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Posts Tagged ‘alternating points of view’

My book club chose Imagine Me Gone by Adam Haslett for our February meeting. I approached it with a mixture of curiosity and trepidation. Curiosity because the book was nominated for and/or won several major awards, and because I enjoy the reading recommendations of my book club friends. Trepidation because I wasn’t sure I wanted to read about the subject: the impact of mental illness on a father (John) and son (Michael) and on their family members (mother Margaret, siblings Celia and Alec). I spend a fair amount of my life energy thinking about mental illness already. It’s not something I want to do in my free time. Or that I felt entirely prepared to do. My instincts were right all the way around.

I was prepared to read Imagine Me Gone quickly and let it go until the book club meets. Like ripping off a bandaid, I told a friend. As I read, I lined up some things not to like about it: the first pages clearly give away what’s going to happen. There are alternating chapters told by different characters, which is not my favorite narrative structure, so I was ready to dislike that, or find it uneven. And there’s a verbal barrage of music information that struck me as a little show-offish.  Also Celia’s and Alec’s lives seem barely explored, and Margaret’s not much more.

But no matter how I tried not to like it, and no matter how raw and painful the story is, I couldn’t entirely dislike this book. It’s been several days since I finished reading Imagine Me Gone and I am still thinking about the characters almost every day. I concede that it’s probably for the best that Haslett hints at what’s coming as the novel opens. Hearing the points of view of the characters in turn definitely helps illuminate the wide ranging impact mental illness has on the family.  And all that detail about music and musicians is key to understanding the way Michael, the eldest son in the family, sees the world.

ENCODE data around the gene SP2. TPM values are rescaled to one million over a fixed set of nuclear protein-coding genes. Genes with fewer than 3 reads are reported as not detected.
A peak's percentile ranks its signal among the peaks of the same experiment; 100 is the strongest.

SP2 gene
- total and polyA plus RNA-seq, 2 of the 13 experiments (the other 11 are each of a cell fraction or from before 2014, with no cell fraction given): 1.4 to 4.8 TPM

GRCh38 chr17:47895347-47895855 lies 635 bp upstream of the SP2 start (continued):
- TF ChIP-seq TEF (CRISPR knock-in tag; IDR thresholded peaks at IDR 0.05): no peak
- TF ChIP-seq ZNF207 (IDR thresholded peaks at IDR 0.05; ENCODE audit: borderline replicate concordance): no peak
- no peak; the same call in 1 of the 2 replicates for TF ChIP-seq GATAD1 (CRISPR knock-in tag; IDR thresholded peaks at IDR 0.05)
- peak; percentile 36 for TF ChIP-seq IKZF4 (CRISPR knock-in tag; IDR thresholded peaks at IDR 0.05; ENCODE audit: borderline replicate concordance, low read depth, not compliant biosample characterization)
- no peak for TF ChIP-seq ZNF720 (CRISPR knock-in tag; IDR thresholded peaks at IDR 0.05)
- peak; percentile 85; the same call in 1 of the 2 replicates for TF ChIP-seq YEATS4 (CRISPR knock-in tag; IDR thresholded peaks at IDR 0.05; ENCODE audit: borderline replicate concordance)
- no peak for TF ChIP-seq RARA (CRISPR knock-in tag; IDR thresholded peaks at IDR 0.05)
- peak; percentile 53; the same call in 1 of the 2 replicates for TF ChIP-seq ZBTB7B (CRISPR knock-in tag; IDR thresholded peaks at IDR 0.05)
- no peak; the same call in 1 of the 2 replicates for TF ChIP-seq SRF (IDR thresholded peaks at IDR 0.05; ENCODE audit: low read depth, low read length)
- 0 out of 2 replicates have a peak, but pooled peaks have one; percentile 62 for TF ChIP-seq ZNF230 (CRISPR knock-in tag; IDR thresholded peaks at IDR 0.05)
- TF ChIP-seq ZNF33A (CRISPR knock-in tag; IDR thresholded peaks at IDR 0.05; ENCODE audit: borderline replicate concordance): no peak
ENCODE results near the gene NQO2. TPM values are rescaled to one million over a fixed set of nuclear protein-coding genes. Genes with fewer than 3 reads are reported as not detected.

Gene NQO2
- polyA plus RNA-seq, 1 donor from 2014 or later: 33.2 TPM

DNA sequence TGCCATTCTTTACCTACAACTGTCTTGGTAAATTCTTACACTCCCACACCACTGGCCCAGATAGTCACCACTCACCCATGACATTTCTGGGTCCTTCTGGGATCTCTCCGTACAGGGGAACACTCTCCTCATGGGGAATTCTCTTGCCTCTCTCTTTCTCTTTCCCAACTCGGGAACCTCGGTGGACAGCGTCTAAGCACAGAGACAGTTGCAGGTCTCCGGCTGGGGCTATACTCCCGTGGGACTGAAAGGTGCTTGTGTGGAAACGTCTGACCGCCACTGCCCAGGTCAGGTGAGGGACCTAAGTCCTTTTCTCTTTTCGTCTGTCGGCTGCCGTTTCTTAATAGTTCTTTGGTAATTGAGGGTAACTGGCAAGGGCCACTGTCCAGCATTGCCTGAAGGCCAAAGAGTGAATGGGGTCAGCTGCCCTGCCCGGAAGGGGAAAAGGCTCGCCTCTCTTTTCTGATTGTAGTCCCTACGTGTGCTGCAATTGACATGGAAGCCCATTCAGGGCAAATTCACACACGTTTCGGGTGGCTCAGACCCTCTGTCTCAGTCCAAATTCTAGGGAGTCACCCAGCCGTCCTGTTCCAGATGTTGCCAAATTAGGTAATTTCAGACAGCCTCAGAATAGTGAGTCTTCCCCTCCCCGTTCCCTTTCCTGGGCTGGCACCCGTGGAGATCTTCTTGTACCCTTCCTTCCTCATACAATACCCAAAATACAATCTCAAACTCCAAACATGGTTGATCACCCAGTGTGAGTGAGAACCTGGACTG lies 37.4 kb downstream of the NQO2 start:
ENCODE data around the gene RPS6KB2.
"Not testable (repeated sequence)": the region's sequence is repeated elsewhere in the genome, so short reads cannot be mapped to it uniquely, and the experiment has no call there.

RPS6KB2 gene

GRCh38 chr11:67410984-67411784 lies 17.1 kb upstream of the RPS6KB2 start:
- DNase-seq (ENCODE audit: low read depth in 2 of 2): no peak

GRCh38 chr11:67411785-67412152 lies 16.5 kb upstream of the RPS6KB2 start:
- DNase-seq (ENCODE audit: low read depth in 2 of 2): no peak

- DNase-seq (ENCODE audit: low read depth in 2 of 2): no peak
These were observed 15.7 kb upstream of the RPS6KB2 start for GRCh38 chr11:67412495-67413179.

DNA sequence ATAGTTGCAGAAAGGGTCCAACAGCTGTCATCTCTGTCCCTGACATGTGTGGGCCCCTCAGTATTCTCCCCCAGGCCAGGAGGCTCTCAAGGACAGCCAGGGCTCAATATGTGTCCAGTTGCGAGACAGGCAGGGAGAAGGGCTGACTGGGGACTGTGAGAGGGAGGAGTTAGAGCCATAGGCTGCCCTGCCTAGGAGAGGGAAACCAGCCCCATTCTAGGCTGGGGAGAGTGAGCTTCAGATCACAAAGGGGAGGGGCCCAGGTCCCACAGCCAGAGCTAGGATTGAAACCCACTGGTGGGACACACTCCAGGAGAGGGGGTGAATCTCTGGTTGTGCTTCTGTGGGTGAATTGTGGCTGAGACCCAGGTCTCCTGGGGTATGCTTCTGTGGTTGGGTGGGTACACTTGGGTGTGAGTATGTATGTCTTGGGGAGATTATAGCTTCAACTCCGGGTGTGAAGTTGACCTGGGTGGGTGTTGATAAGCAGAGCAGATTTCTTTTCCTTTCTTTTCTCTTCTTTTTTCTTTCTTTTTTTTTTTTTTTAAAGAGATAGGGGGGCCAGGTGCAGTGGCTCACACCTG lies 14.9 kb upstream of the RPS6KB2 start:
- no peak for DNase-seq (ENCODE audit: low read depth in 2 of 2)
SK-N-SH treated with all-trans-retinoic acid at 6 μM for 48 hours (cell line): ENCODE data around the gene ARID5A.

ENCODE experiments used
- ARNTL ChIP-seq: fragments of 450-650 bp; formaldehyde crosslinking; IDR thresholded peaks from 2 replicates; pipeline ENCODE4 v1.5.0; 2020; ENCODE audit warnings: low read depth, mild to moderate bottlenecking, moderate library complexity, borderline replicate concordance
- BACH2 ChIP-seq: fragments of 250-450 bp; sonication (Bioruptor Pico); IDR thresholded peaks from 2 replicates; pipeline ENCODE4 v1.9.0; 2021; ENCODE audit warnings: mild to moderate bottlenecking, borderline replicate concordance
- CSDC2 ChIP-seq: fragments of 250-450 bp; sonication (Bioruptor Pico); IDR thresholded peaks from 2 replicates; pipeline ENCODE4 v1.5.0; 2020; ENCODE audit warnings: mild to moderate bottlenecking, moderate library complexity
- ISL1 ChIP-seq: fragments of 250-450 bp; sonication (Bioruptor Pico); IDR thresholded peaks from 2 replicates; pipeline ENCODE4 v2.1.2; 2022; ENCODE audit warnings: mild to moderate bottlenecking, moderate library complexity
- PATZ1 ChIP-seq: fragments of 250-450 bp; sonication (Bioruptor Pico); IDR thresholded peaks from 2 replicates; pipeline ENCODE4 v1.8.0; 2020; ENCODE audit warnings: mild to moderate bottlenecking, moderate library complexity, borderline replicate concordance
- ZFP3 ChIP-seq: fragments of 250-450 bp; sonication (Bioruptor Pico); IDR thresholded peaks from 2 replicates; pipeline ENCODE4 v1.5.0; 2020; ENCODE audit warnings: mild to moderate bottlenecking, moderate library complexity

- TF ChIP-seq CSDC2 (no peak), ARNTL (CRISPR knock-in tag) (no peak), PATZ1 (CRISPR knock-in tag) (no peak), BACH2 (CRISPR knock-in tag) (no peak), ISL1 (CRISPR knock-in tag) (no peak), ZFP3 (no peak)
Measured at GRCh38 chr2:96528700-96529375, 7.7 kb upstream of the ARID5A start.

I still can’t say I enjoyed reading this book. It’s a hard book about painful topics, and it lays bare how much the mental health care system gets wrong in a way that I can’t quite fully deal with. I do think the alternating chapters were a little jumpy in places and that some of the characters didn’t seem to get enough attention — although that may have been a deliberate attempt to show them eclipsed by John’s and Michael’s mental illness. In particular, I alternately admired and felt frustrated with Margaret (as do her children) and while Haslett lets her finer qualities show a bit at the end, I found it hard to see her angry, unsupported and unsure of what to do for so long.

Do I recommend Imagine Me Gone? I think so. It’s about being human, just in a lot of really painful ways, and it is oozing that “big T” Truth that tells a reader things they always knew but never thought of in quite that way, both marks of good fiction. But if you are living close to the world of mental illness, consider yourself warned that you may feel sick by the end. I do look forward to discussing it, I think.

 

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